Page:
|PARTS USED:||Aerial parts, collect when in flower, for the oil usually only the buds and flowers are used, though many people report good results with oil produced from the flowering tops.|
|CONSTITUENTS:||Essential oil - caryophyllene, methyl-2-octane, n-nonane, n-octanal, n-decanal, a-and b pinene, traces of limonene and myrcene, hypericin (photosensitizing), hyperforin, Glycosides (rutin), tannin, resin, pectin|
|ACTIONS:||Antidepressant, sedative, nervine, anti-inflammatory, anti-bacterial, astringent, vulnerary, diuretic|
St. John's Wort is a tonic for the whole body. It is a gentle rather than a cathartic cleansing remedy that improves overall function and tone of the vital body systems. It strengthens and regulates the metabolism and tones the stomach, liver and kidneys, thus helping to clear toxins from the body. The ancients used it to help the eliminative processes of the kidneys and to support the liver. Internally, a small amount of the oil or better still, the expressed juice, taken on an empty stomach is said to be effective for stomach ulcers and gastritis. In the olden days expressed St. Johns Wort juice was used to stop internal bleeding,the spitting of bood as well as diarrhea, especially if this was also accompanied by blood.
It is also an excellent nervine with a calming and sedative effect on the nervous system. It is an old remedy for headaches and migraine and can also be used to treat anxiety, melancholy and irritability, especially during menopause or for cases of PMT. Old herbalists also recommend it for cases of 'shaking and twitching' (Parkinson?) It is said to be effective for treating bedwetting in children, especially when due to a nervous disposition or anxiety. For this purpose, 1 tablespoon of the infusion given at bedtime is said to suffice, though one may also massage a little bit of the oil into the lower back. As a diuretic, St. John's Wort helps to eliminate wastes and toxins from the body, which assists the treatment of gout and arthritis. The tea is also effective for indigestion, stomach catarrh and as a vermifuge. It is recommended to only use the fresh herb or tincture as the dried herb looses much of its potency.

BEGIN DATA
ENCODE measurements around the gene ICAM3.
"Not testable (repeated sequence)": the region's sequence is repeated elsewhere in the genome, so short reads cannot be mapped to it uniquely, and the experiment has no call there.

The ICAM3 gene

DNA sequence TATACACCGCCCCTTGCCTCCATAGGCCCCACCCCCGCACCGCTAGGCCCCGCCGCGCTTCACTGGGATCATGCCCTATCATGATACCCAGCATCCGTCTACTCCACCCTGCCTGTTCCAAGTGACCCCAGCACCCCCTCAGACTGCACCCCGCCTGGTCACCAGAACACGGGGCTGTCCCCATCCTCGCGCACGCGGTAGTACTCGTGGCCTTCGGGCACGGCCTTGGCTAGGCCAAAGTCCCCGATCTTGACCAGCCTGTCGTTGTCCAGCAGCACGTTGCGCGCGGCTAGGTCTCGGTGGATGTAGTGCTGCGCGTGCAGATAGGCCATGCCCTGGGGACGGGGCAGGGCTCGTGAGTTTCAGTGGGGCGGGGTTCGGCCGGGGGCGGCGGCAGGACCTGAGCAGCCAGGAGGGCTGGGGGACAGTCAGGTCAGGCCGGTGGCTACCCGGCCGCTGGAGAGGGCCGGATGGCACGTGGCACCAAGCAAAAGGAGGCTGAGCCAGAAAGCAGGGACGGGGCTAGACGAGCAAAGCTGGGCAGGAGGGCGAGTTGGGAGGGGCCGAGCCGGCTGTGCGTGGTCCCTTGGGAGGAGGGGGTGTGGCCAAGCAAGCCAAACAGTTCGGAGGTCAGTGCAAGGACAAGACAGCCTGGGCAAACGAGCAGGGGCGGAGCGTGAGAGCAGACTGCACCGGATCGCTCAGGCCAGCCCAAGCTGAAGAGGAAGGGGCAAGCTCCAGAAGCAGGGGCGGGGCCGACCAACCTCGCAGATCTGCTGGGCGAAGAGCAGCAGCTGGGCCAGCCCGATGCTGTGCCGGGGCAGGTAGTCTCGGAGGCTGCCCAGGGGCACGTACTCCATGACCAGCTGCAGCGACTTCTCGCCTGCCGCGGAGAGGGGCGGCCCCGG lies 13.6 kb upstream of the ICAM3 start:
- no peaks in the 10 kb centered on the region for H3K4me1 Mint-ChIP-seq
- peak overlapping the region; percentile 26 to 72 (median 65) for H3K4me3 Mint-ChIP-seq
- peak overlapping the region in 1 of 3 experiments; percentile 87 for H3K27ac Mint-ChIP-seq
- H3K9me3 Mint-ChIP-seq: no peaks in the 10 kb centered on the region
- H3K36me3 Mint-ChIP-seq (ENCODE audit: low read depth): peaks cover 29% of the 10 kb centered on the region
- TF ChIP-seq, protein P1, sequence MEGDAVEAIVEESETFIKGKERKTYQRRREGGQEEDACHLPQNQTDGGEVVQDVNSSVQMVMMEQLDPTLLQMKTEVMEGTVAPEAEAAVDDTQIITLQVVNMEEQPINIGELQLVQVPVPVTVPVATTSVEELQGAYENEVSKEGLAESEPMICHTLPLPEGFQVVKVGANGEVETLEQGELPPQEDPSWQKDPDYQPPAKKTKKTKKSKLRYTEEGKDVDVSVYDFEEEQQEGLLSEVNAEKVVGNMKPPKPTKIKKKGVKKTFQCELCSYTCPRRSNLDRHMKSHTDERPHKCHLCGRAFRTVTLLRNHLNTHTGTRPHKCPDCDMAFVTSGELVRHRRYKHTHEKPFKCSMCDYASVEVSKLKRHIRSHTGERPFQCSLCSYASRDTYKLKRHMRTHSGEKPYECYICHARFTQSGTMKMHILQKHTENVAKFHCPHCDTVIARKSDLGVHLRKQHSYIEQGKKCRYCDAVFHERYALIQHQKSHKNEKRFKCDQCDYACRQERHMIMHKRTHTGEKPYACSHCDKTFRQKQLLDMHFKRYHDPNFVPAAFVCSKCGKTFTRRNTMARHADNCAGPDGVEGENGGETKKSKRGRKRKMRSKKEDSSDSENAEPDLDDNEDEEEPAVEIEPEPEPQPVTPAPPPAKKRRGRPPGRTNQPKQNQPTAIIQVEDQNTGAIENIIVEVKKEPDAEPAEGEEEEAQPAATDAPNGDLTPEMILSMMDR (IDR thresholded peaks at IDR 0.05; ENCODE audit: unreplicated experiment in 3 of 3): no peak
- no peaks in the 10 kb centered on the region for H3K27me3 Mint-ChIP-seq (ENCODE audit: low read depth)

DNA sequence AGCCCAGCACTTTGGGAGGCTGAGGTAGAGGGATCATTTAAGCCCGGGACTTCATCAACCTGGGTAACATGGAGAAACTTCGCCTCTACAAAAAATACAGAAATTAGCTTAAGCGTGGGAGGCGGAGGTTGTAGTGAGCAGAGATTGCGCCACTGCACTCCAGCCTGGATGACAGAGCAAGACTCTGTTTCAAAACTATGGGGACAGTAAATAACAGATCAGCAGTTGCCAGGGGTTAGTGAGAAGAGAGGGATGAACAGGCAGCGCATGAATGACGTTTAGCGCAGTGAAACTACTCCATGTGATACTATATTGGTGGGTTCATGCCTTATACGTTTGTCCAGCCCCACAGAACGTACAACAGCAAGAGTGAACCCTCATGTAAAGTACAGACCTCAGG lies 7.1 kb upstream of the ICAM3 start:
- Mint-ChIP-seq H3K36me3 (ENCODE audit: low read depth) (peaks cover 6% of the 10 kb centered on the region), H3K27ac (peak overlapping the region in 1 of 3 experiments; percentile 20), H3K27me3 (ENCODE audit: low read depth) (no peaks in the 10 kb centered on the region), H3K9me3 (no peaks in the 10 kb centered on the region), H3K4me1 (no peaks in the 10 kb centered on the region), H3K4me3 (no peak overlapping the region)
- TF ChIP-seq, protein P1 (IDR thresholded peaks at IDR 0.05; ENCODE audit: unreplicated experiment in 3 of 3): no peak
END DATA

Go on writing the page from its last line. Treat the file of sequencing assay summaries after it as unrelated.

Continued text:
In the olden days the external uses of St. Johns Wort were much more common. It was known as an excellent wound healer that could purify the wound and knit the skin together The expressed juice or a compress made from fresh bruised herbs is best, though modern herbalist are more inclined to use diluted tincture. The compress can be applied as a vulnerary to treat wounds, cuts, bruises varicose veins and burns. Tabernaemontanus reports that the powdered dried herb can be strewn directly into putrefactive wounds to clean and heal them. In his days it was also used as a fumigating herb by midwiwives to help women who were encountering severe problems during their pregnancies or child birth.
St. John's Wort Oil
Traditionally the flowers were steeped in Poppy seed oil to produce a bright red oil. However, since Poppy Seed oil has become virtually unobtainable, Olive oil can be substituted. Fill a jar with flowering tops and cover with oil. Macerate for 2 weeks. Strain and press out the flowers, repeat the process using the same oil, but adding fresh flowers. This oil is used for treating sunburn, other mild burns, neuralgia, sciatica and rheumatic pain as well as sprains and strains, cuts, wounds, as well as muscle and nerve aches and pains. It is also said to reduce scarring. Tabernaemontanus mentions an elaborate recipe for a combined oil which, among other things includes a variety of gums and resins such as frankincense, myrrh, mastix etc and other herbs, including Plantain leaves, Yarrow and Tormentil to make, what he claims to be a superior wound oil effective for just about any kind of ache or pain.
Since St. John's Wort contains the photosensitizing agent hypericin it is recommended to avoid direct sunlight after both internal and external use. If you are on any other medication, especially anti-depressant drugs, consult a doctor with regard to negative drug-interactions before use.